Heat a tava, cast iron or non-stick pan. Brush off excess flour from the surface of the paranthas. Flop them on to the hot tava using your outspread hand for support. Cook on medium-hot on one side only till the colour changes and the parantha has just firmed up enough to be flipped over. Apply 1/2-1 teaspoon of oil evenly on the surface, using the back of the teaspoon to brush it all over. A larger slotted spoon does this job faster if you are using less oil. Flip. Oil the other side of the parantha (and watch it puff up!); flip and cook till golden. The more oil you use the crisper the parantha is going to be. Serve hot with a bowl of plain yoghurt and mango pickle. If your fitness permits, serve with a dollop of butter.

Stuffed paranthas are best served hot, which is why it was nice to be the first one to be served for a change! If you are planning to serve them to an army, and want to make them in advance, do what I do. Half-cook the paranthas – they should barely get some spots on both sides – and cool before stacking. Shallow fry just before serving. This makes for faster service and everyone still gets them hot off the tava without a long wait. Once you get the hang of rolling, you’ll find that the frying takes longer, and you can actually have two frying pans going! Of all stuffed paranthas these are the easiest to make because potatoes make a cohesive stuffing that is easy to roll out, unlike mooli (daikon radish) or cauliflower which make moist stuffings that tear through the surface of the parantha. Those are family favourites too, and the recipes will follow when they will :D.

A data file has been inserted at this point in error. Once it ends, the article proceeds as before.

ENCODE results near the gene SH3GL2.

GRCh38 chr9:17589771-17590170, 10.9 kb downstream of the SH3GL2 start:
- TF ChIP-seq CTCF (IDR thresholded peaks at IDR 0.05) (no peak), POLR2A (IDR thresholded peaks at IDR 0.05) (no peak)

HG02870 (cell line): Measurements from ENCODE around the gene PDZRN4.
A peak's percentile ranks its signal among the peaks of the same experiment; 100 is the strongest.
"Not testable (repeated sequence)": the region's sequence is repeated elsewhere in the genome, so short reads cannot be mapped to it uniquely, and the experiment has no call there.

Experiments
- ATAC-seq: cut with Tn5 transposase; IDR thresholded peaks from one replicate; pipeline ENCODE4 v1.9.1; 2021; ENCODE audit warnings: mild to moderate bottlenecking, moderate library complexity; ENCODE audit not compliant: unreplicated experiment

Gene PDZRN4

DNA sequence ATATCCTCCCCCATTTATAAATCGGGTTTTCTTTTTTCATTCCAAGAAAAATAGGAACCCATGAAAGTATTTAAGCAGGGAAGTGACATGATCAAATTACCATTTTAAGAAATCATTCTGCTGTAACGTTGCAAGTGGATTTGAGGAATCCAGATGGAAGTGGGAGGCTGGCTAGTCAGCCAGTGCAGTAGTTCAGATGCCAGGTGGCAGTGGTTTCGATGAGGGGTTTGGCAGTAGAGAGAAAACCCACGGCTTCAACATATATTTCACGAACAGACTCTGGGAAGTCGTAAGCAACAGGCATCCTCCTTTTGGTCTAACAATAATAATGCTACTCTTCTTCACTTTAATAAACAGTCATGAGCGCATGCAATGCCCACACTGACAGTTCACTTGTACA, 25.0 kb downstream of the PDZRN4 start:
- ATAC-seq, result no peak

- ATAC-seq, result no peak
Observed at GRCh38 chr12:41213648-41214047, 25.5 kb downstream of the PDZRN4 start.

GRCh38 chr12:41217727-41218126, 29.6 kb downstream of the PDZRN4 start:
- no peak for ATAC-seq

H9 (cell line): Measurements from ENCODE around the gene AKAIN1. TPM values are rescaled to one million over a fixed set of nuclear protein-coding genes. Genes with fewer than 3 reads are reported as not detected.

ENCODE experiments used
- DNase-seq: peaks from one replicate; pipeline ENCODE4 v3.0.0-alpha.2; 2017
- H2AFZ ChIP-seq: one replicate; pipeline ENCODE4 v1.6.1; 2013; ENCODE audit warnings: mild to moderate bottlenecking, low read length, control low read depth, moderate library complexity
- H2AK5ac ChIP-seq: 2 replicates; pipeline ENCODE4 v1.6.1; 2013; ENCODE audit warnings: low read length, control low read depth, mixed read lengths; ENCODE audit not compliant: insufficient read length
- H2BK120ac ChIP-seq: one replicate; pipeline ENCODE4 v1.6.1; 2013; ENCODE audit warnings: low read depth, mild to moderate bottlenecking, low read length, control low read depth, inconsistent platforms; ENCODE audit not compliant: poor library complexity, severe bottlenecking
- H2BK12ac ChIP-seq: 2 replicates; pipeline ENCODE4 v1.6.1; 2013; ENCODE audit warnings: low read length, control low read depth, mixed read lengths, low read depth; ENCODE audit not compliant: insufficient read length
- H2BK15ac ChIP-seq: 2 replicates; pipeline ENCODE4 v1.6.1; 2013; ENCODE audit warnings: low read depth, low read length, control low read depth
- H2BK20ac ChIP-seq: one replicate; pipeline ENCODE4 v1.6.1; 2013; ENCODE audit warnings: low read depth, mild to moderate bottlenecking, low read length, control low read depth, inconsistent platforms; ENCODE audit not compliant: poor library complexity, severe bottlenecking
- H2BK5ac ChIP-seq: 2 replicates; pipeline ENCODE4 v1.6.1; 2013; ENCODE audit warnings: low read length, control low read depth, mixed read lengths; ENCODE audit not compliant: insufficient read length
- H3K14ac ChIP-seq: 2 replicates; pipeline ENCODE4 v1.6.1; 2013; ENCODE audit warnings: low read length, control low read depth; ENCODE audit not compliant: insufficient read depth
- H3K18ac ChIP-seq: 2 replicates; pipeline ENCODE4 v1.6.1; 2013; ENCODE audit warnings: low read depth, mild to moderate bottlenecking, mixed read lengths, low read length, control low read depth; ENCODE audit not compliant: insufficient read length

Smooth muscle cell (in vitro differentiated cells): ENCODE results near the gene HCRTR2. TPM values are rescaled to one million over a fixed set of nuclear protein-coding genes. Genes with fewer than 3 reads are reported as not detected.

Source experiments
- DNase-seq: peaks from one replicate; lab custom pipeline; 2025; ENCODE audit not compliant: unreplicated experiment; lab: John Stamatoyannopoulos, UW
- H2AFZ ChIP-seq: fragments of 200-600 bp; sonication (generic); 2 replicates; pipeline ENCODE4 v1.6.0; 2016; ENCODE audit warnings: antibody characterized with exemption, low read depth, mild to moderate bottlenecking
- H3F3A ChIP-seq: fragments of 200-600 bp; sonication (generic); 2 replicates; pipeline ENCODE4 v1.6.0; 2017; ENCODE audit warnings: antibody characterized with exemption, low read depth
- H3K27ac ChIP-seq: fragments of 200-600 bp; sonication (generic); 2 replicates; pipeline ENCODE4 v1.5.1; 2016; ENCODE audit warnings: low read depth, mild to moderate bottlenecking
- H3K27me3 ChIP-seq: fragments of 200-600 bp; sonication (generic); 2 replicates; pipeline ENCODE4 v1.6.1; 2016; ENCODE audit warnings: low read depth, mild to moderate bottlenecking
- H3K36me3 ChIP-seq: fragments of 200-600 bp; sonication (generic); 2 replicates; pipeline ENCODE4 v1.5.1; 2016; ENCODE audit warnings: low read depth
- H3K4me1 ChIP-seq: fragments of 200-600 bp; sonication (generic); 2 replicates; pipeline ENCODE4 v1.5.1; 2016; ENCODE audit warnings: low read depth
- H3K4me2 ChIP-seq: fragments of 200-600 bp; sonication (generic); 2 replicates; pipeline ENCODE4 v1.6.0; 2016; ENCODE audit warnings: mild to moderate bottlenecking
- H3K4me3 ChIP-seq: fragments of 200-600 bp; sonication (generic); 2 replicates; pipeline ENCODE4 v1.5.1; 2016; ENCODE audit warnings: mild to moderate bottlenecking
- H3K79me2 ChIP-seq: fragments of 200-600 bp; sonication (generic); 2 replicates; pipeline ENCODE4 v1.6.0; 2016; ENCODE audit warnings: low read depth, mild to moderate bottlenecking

These paranthas are perfect for sending over to Srivalli’s roti mela! With this special family recipe, I am back!

49 thoughts on “The Old Faithful: Aloo Parantha

  1. in red fort there is an inscription…”If there be a paradise on earth, it is here, it is here”. i don’t really associate red fort with paradise, so my logical conclusion was that the guy who inscribed it was munching on some aloo parathas!!

    will take these over tia-maria cake any day. i am sure b would concur!


    …munching on one, another one in the other hand, and eye on the one in the plate – truly heaven on earth!! But, for a birthday, a cake is hard to beat! 😀

  2. He’s a paratha-pro for sure, Anita!! Looks delicious! I can’t believe how much stuffing went into the paratha. I can never pull that much off (or even half of it, honestly!)! Thought it was funny you clarified Madrasi! 🙂 (I do understand why, though)